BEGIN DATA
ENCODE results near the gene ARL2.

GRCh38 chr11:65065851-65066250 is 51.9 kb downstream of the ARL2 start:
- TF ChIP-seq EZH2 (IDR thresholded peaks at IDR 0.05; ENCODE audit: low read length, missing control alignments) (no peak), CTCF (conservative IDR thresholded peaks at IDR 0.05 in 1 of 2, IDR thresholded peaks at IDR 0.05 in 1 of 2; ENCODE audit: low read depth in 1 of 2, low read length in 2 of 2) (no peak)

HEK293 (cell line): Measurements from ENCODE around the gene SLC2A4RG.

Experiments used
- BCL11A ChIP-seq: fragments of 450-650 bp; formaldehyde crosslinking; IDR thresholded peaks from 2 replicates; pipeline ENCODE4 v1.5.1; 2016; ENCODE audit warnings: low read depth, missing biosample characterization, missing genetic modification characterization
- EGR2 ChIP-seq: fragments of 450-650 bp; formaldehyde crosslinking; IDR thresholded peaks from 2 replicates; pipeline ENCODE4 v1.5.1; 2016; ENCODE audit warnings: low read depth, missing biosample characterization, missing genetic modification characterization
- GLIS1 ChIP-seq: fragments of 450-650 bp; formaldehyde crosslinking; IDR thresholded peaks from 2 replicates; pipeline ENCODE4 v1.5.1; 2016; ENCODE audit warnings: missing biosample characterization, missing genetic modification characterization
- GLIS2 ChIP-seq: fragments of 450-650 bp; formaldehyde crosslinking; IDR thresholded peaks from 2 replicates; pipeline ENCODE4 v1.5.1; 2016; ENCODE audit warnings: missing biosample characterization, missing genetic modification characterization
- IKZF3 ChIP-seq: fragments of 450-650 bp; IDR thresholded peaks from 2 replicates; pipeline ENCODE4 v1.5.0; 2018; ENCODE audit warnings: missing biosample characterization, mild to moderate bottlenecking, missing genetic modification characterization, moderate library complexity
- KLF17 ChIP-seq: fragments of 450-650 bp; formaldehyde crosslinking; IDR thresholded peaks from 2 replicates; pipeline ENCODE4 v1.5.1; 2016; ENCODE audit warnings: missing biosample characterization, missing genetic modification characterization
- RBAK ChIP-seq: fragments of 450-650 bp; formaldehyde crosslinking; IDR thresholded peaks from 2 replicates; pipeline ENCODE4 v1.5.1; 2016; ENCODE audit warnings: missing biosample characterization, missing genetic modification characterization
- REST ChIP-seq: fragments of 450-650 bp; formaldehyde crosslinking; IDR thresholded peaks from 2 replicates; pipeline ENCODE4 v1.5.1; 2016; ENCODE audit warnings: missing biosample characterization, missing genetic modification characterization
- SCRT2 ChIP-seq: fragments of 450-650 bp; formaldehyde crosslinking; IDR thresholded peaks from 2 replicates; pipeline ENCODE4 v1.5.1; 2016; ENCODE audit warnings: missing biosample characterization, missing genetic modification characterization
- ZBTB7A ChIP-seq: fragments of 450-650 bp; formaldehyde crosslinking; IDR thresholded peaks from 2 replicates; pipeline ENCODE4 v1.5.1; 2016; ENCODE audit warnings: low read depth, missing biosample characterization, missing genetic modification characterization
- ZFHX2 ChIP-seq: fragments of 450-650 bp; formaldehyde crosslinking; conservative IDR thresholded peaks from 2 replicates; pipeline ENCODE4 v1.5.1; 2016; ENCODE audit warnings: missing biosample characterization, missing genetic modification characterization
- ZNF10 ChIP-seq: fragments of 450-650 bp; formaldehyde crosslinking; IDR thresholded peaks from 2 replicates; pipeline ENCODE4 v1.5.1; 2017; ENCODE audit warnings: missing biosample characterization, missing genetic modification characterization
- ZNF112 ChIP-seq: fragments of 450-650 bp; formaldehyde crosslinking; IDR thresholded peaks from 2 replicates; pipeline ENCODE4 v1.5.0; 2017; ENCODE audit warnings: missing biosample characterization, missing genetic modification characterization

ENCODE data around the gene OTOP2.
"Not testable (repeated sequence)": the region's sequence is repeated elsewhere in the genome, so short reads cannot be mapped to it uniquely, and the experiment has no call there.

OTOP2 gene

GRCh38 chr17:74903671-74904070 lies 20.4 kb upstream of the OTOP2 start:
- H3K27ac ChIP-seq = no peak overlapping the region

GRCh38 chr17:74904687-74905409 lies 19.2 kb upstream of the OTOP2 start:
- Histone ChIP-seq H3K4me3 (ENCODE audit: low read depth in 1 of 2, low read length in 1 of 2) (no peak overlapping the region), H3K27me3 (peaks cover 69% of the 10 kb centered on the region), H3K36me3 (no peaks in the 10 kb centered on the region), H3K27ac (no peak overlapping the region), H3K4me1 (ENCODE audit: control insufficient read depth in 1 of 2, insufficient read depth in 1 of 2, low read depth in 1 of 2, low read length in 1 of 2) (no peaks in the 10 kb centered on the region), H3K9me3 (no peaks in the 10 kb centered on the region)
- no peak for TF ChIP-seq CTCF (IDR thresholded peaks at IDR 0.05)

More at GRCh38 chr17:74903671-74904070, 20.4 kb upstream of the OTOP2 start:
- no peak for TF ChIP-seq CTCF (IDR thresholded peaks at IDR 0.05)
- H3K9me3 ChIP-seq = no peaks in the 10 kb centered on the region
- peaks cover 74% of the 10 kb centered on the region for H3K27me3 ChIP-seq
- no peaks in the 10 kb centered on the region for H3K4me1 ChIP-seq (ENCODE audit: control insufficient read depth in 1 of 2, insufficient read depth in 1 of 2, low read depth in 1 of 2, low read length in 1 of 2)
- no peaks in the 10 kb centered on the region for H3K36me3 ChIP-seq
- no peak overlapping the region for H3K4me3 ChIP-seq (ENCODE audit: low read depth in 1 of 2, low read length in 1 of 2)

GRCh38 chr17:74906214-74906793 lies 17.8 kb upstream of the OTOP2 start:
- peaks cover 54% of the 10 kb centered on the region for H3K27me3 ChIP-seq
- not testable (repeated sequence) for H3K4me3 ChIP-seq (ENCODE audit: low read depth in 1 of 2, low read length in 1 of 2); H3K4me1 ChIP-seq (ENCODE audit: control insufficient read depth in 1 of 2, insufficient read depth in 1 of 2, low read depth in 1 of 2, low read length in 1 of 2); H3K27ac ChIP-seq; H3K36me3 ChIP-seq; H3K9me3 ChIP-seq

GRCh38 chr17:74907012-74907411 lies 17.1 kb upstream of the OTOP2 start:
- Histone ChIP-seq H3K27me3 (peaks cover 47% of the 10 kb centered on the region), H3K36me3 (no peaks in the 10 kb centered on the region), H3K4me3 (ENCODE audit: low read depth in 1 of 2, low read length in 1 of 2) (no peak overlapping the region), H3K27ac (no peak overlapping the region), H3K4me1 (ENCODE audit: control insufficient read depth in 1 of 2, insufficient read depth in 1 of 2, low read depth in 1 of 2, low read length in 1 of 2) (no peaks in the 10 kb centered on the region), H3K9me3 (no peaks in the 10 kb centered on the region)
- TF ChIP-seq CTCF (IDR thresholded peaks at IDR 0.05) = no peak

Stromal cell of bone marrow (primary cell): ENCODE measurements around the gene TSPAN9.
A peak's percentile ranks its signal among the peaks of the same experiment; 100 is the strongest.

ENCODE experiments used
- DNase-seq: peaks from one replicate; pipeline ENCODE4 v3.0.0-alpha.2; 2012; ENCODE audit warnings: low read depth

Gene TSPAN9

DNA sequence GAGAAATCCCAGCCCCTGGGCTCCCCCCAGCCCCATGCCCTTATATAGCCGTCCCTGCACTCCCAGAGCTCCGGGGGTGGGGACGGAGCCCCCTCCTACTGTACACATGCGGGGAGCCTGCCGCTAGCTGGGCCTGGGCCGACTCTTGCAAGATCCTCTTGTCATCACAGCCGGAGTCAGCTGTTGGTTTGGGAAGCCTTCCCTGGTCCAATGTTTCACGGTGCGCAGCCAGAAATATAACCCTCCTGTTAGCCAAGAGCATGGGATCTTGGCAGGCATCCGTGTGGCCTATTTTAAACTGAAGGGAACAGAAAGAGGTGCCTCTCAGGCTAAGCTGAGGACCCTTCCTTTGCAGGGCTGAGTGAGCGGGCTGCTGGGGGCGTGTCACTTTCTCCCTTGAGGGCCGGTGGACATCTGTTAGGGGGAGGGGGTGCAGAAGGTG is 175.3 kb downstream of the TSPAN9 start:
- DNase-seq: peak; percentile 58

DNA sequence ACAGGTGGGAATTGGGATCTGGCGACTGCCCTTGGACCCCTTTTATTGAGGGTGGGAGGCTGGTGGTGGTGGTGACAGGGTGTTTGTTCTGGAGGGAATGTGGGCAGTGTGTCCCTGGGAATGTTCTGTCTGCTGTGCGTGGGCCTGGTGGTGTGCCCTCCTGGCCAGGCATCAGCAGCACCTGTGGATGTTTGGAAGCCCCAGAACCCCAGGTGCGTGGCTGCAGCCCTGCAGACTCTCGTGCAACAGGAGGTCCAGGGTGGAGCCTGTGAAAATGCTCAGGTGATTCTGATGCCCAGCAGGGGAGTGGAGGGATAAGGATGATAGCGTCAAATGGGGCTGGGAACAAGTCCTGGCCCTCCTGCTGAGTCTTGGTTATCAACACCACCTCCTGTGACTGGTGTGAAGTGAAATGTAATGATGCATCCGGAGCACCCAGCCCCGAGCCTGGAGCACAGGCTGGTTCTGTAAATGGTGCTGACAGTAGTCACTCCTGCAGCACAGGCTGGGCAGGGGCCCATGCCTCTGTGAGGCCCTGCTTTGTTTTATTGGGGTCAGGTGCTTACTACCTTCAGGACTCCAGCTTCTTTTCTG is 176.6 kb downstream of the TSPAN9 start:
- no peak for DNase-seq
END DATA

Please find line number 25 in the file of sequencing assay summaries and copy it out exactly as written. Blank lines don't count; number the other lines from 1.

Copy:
- Histone ChIP-seq H3K4me3 (ENCODE audit: low read depth in 1 of 2, low read length in 1 of 2) (no peak overlapping the region), H3K27me3 (peaks cover 69% of the 10 kb centered on the region), H3K36me3 (no peaks in the 10 kb centered on the region), H3K27ac (no peak overlapping the region), H3K4me1 (ENCODE audit: control insufficient read depth in 1 of 2, insufficient read depth in 1 of 2, low read depth in 1 of 2, low read length in 1 of 2) (no peaks in the 10 kb centered on the region), H3K9me3 (no peaks in the 10 kb centered on the region)